“Are we yet alive?” I don’t think so. No amount of denial or life support or commissions to study the gays—again, or Vital Congregations or “church revitalization campaigns” or any of that is going to change the fact that this way we have done Methodism in America is done. And it may feel good to pretend that we are being “a witness” to a divided country, but I call shenanigans. We are an inherently sinful institution: we put ourselves in the place of God when we decide who is in and who is out of the kingdom of God.
I cannot see life for The United Methodist Church.
And the finality of death is a tough thing to come to terms with.
I have never understood Holy Saturday as much as I do this week.
As Christians, as we go through Holy Week, we know that there’s a happy ending and an upbeat singing of “Christ the Lord is Ris’n Today” waiting at the end of it.
But as Jesus was laid into the tomb, the disciples did not really have much to hold onto. The Empire had won. Power had won. Injustice had won.
I would imagine that Jesus’ disciples got up on that Saturday morning and did what you always do after a loss: you go through the motions. Because what else can you do?
I got up on this Sunday morning and did what I do: I made tea. I put on my alb. I sang the hymns. I led the people of my congregation in prayer. I squished some babies.
And this is where I am. I am without any real, substantive hope for the future of this denomination.
But I have also been thinking about resurrection, because, despite insinuations that progressive folks are somehow automatically unorthodox, I hold pretty fast to the hope of the Resurrection.
True story: Resurrection is not the same thing as resuscitation.
Hospital chaplains are called in when a patient codes—when their heart stops beating. If the patient doesn’t have a DNR, doctors and staff snap into action to perform CPR, monitor the patient, shock their heart if needed. Codes are violent affairs with broken ribs and lots of people squeezed into hospital rooms.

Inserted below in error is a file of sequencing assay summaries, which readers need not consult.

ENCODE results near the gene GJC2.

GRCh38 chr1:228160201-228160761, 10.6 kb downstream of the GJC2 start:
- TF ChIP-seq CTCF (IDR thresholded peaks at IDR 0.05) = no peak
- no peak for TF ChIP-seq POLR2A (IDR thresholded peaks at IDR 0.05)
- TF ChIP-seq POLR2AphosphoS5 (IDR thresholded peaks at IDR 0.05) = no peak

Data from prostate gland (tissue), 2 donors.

I saw lots of things in my few months as a hospital chaplain—but I can remember every single code I attended.
Sometimes this flurry of activity resulted in the patient regaining a heartbeat. Sometimes it didn’t. Sometimes they would regain a heartbeat and then would code again later. Sometimes the patient would die after multiple codes in the same night. Sometimes there would be brain damage.
And family members, understandably, often would want to hold on. There was hope that as long as there were the physical signs of life: heartbeat, their loved one was all there and it was going to be okay.
But sometimes these physical signs of life were not signs of a full life.
I can’t help but think about codes in the hospital when I think about the United Methodist Church. We are willing to put so much effort into keeping the institution alive at all costs: the lives of women and queer folk, for starters.
But Christians are not a Resuscitation People. We are a Resurrection People.
Resurrection is not a continuation of the life that has been: it is something new. Jesus post-Resurrection is not the same as Jesus pre-death—he gets socially weirder, for one. He walks through walls and vanishes and says things like, “All authority in heaven and on earth have been given to me.” He makes breakfast for his disciples on the beach and is made known to them in the breaking of the bread. And then he gets tractor-beamed up into heaven.
Resuscitation is more of the same. Resurrection is Monty Python’s “And now for something completely different.”
And dear God. It is time for something completely different.
The people called Methodists are going to have to be brave enough to take the church off of life support. They are going to have to be brave enough to let it go. There may have to be a group of people who leave power and privilege and prestige and go and start their own thing.
And it will not be business as usual.
But the one who says “Behold! I am making all things new!” probably means it.
Let’s get on board, shall we?